The court examined this in the tragic case of A (A child) 2018. In November 2016 S, aged only 10 years, was found dead in her bedroom. Initially it was thought this was a tragic accident – that she had become entangled in decorative netting around her bed and injuries to her neck caused her death. There were problems at the outset in the police gathering evidence at the scene.
However it was then discovered she had injuries to her genitals, probably inflicted about 12 hours before she died and the view of the experts was that this made it more likely that the neck injuries were deliberately caused, probably in some sexually motivated homicide.
However at the first hearing the LA failed to persuade the Judge to make a finding on the balance of probabilities that both sets of injuries were deliberately inflicted. The LA appealed successfully to the Court of Appeal who criticised the first instance Judge for failing to look at the wide canvass of the evidence and to consider neck and genital injuries together, and also for attempting to apply ‘pseudo maths’ to the analysis of the balance of probabilities, in particular by identifying percentages for each possibility and adding them up. As the Judge could not reach ’51’ by this method, he concluded the LA had not met the standard of proof.
The Judge relied upon the decision of Mostyn J in A County Council v M & F  EWHC 1804 (Fam),  2 FLR 939 as support for his contention that, where there are rival hypotheses, the judge is not bound to make a finding and that as a consequence the burden of proof is the only course to take. The judge went further saying at para 98 of his judgment that:
“98. I find that this is one of those unusual cases where the burden of proof comes to the judge’s rescue. Aggregating, as I must, the probability of suicide together with the probability of accident, I find that the aggregate of these two is more than 50 per cent. Doing the best that I can, I find that the possibility of suicide is about 10 per cent, and the possibility of accident and a perpetrated act are about 45 per cent each. It would be wrong for anyone to regard these figures as in any way accurate, for of course they are not. They persuade me, however, that the local authority has not discharged the burden of proof which is upon it. I am not satisfied, on the balance of probabilities, that this was a perpetrated act, albeit that I recognise that it is one of three possibilities. On the basis, however, that I do not discard the least probable and then allow a competition between the other two options, but that I should look at each of the alternative possibilities and aggregate them together, I am quite satisfied that the burden of proof in this case is not discharged. Accordingly, I do not find that the local authority’s case is proved in respect of any of the contested issues. By application of the binary principle, it is the finding of this court that neither the father, the mother, M or N are responsible for a sexual assault on L and nor are they responsible for her death. Accordingly, threshold is not met.”
The Court of Appeal firmly rejected this approach at para 51 of their judgment and emphasised that the starting point remains the test articulated in Re B (Minors) 2008 2 WLR 1 HL, discussed above:
“70. My Lords, for that reason I would go further and announce loud and clear that the standard of proof in finding the facts necessary to establish the threshold under section 31(2) or the welfare considerations in section 1 of the 1989 Act is the simple balance of probabilities, neither more nor less. Neither the seriousness of the allegation nor the seriousness of the consequences should make any difference to the standard of proof to be applied in determining the facts. The inherent probabilities are simply something to be taken into account, where relevant, in deciding where the truth lies.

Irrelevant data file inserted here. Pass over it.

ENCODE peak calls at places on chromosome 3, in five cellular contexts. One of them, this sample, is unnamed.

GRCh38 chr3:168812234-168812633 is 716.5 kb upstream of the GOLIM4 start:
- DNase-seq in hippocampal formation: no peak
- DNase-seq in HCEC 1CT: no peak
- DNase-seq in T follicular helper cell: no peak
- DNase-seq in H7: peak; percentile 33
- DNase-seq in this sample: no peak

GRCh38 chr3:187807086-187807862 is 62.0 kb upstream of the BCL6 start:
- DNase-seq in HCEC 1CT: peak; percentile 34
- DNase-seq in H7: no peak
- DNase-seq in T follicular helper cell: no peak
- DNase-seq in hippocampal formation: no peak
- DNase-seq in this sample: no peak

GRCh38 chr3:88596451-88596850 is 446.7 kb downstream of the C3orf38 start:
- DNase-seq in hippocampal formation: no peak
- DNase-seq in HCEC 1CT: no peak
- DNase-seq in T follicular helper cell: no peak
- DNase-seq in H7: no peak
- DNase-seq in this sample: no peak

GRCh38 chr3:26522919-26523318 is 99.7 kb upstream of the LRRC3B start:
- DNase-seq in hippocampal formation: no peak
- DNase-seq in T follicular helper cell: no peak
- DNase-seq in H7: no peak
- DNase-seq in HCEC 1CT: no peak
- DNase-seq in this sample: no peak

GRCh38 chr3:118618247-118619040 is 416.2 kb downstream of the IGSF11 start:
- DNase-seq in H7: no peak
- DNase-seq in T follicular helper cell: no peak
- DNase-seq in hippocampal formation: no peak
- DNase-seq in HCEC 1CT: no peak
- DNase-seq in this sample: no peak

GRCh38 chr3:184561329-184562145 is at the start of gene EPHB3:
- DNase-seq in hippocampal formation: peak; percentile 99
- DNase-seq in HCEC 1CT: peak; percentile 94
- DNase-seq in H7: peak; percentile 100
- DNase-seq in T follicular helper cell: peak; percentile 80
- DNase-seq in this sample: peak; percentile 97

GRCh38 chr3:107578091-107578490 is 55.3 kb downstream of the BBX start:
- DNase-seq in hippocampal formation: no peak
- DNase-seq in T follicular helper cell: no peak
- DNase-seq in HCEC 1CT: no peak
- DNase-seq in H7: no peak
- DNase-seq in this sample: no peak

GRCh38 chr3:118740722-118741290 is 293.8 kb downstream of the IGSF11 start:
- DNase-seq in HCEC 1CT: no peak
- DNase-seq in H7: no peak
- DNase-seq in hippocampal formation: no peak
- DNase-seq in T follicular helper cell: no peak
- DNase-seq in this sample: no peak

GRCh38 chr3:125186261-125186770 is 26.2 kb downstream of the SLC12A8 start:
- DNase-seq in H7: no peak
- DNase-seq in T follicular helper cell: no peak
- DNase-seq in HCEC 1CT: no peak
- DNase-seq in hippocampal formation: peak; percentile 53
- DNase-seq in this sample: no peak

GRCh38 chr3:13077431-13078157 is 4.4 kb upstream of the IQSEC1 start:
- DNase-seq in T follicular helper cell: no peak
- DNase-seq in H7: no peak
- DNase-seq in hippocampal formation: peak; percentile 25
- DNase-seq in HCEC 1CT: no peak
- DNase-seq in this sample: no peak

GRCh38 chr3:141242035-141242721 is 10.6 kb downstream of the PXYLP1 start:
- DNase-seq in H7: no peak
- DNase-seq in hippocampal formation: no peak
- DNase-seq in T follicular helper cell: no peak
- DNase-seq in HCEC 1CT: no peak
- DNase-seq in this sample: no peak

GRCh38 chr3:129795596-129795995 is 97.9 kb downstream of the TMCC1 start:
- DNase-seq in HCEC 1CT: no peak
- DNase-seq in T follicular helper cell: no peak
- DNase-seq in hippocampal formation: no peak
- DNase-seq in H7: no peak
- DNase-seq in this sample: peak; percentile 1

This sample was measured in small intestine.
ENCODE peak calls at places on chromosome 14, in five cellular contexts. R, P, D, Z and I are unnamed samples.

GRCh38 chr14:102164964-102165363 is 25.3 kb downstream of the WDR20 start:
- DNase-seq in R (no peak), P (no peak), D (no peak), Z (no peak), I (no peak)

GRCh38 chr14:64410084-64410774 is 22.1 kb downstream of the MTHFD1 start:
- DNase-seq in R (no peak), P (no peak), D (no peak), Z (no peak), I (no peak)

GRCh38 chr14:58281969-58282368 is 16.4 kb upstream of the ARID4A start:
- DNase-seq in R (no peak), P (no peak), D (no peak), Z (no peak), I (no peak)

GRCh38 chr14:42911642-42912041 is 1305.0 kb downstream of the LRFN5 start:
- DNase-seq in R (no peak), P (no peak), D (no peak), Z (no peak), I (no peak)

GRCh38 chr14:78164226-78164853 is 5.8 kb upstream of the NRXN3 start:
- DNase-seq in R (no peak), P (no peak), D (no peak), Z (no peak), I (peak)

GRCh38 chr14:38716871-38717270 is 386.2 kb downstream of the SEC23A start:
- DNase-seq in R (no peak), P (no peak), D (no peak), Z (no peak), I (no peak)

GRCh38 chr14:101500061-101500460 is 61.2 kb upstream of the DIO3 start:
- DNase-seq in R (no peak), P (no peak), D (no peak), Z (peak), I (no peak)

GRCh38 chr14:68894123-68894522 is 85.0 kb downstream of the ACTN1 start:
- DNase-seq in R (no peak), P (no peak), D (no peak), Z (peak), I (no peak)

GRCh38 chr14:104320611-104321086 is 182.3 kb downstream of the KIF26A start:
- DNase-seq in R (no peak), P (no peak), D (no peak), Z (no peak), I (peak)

It is the binary nature of our fact finding system that makes the ‘balance of probabilities’ sometimes an uneasy place to be. If the court finds something happened then that is ‘the truth’ that all must abide by for all future dealings with the family. If the court finds something didn’t happen then it simply never did. I am not alone in feeling uneasy about the consequences of this from findings made on the lower standard of proof, particularly when the fact finding exercise is offered as ‘the child’s right’ to know ‘the truth’ about what happened – See comment from the Justice Gap and The Transparency Project in ‘further reading’ below.
However, what is clear is that the Judge must meticulously examine a broad canvass of evidence and not be swayed by any ‘pseudo mathematics’. while I can sympathise with a Judge who attempts to impose some clarity on the analytical process by affording a ‘value’ to the options of suicide, accident, or deliberate killing, this is now clearly identified and rejected as unlawful.
- There is an interesting article about the importance of ‘beyond reasonable doubt’ by BarristerBlogger;
- Here is a useful article by Simon Goddard which discusses in more detail the standard of proof generally, and with particular reference to cases involving suspected non – accidental injury.
- We discuss how to get the best evidence to make the right decisions for children in our post ‘Achieving Best Evidence in Children Act cases’.
- There is concern that the ‘balance of probabilities’ standard is structurally unfair – can a ‘fact’ really be found on 51% certainty? See this article from The Justice Gap, commenting on the tragic case of Poppi Worthington.
- You can’t handle the truth – The Transparency Project, raises unease that more weight is being put on the balance of probabilities than it can reasonably carry.
- Lucy Reed discusses on Pink Tape her unease that barristers facing a disciplinary charge benefit from ‘beyond reasonable doubt’ but parents will lose their children on the lesser civil standard.